4 Ways to Slow Down and Enjoy Dinner

A relaxed family dinner offers real benefits for adults and children. First, there is the weight advantage. Several studies in different countries have confirmed that leisurely eating leads to feeling fuller with less food. Adults who eat more slowly tend to consume fewer calories at mealtime and to have lower weights. Then, there is the positive effect that family mealtimes can have on children. When families eat five or more meals together per week, young people tend to have healthier weights, more success in school, fewer eating problems, lower substance abuse rates, and less depression. Want to give your family all these advantages? Here are four ways to make mealtimes matter.

Give your family meals the time and attention they deserve.
It takes approximately 20 minutes from the time you start eating for your brain to send out signals of fullness. Give your family the gift of leisurely eating by allowing at least 25 to 30 minutes for an evening meal wherever you eat. Whether you are eating around your kitchen table, dining at a nice restaurant, or having a picnic at the ballpark, allowing plenty of time to enjoy the meal will give everyone the chance to refuel and recharge in the midst of a hectic schedule.

Get the whole family involved in dinner - from start to finish.
The evening meal doesn’t have to be one person’s responsibility. Even very young children like being involved in planning and preparing healthful meals. Some family mealtime benefits may actually develop when children understand that they play an important role in the process. Assign age-appropriate jobs, like choosing the fruit for dessert, mixing pre-cut vegetables into a salad, setting the table with unbreakable dishes/glasses, or clearing the dishes afterwards.

Create a pleasant, distraction-free zone at the dinner table.
Of all the things that can quickly improve mealtime atmosphere, this is undoubtedly the most important. Ask the whole family to turn off their electronic gizmos (TV, DVD, PDA, computer, radio, MP3 player, and non-emergency cell phones) for just 30 minutes. Background music is fine - at a low volume. The goal is to provide a relatively quiet time to enjoy food and being together. A low stress mealtime environment helps to control overeating and to improve digestion after eating.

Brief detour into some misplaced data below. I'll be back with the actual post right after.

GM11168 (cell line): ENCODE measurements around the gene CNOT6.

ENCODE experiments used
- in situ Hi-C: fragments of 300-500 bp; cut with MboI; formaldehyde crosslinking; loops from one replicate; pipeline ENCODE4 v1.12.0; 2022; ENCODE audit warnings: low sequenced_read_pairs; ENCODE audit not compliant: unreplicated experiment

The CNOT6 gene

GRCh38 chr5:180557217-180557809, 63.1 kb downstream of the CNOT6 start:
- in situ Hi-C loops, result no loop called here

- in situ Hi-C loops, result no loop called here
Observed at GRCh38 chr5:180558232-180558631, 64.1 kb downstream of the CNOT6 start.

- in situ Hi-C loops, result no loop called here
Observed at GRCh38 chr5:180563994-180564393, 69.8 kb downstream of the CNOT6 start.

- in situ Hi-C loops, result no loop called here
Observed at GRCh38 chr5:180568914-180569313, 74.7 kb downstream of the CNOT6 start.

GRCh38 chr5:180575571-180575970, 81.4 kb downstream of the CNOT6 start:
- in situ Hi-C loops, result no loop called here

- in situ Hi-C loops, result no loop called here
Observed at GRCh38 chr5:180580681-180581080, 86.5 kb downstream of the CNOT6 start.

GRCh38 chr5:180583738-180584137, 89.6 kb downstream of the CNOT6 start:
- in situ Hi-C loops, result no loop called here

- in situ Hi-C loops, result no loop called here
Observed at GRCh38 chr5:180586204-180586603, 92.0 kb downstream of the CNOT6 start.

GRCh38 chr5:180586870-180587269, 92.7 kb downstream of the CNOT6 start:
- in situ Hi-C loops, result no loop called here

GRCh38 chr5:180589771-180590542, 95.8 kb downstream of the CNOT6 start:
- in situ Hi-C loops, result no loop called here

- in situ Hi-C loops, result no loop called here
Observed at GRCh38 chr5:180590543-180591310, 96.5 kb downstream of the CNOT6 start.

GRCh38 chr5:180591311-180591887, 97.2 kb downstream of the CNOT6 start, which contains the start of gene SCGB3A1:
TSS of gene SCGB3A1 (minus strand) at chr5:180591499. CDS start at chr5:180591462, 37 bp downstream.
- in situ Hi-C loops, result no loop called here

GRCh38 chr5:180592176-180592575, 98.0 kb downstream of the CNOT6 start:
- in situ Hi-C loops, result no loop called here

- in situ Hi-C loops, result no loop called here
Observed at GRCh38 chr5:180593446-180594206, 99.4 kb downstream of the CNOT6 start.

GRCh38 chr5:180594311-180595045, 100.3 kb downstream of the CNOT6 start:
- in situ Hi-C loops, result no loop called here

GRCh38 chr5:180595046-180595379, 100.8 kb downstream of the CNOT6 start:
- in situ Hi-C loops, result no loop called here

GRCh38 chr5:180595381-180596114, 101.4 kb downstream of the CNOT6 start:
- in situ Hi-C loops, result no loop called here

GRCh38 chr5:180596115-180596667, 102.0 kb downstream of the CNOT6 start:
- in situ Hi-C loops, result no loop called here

Make family conversations the centerpiece of your time together.
Pleasant conversations make good meals even better. They help young children expand their vocabulary and other language skills. They help adults learn what is really going on in the lives of young people. They help everyone feel more secure and connected in a confusing and often overwhelming world. For new ideas on what to talk about at the table, download ERM’s free April 2007 conversations card at: www.eatrightmontana.org/eatrighthealthyfamilies.htm

Need some help with planning healthy menus? 
Visit USDA’s totally new, totally free MyPyramid menu planning tool at www.mypyramidtracker.gov/planner/. Using your age, gender, weight, height, and level of physical activity, the planner assesses how balanced your current eating habits are - and offers small changes to help tip the scales in a healthier direction. MyPyramid Menu Planner is designed for busy people who want to track both their calorie intake and the quality of their food choices - and then make realistic improvements rather than resorting to extreme diets.

The programs of the MSU Extension Service are available to all people regardless of race, color, national origin, gender, religion, age, disability, political beliefs, sexual orientation, and marital or family status. Issued in furtherance of cooperative extension work in agriculture and home economics, acts of May 8 and June 30, 1914, in cooperation with the U.S. Department of Agriculture, Dr. Douglas Steele, Vice Provost and Director, Extension Service, Montana State University, Bozeman, MT 59717.

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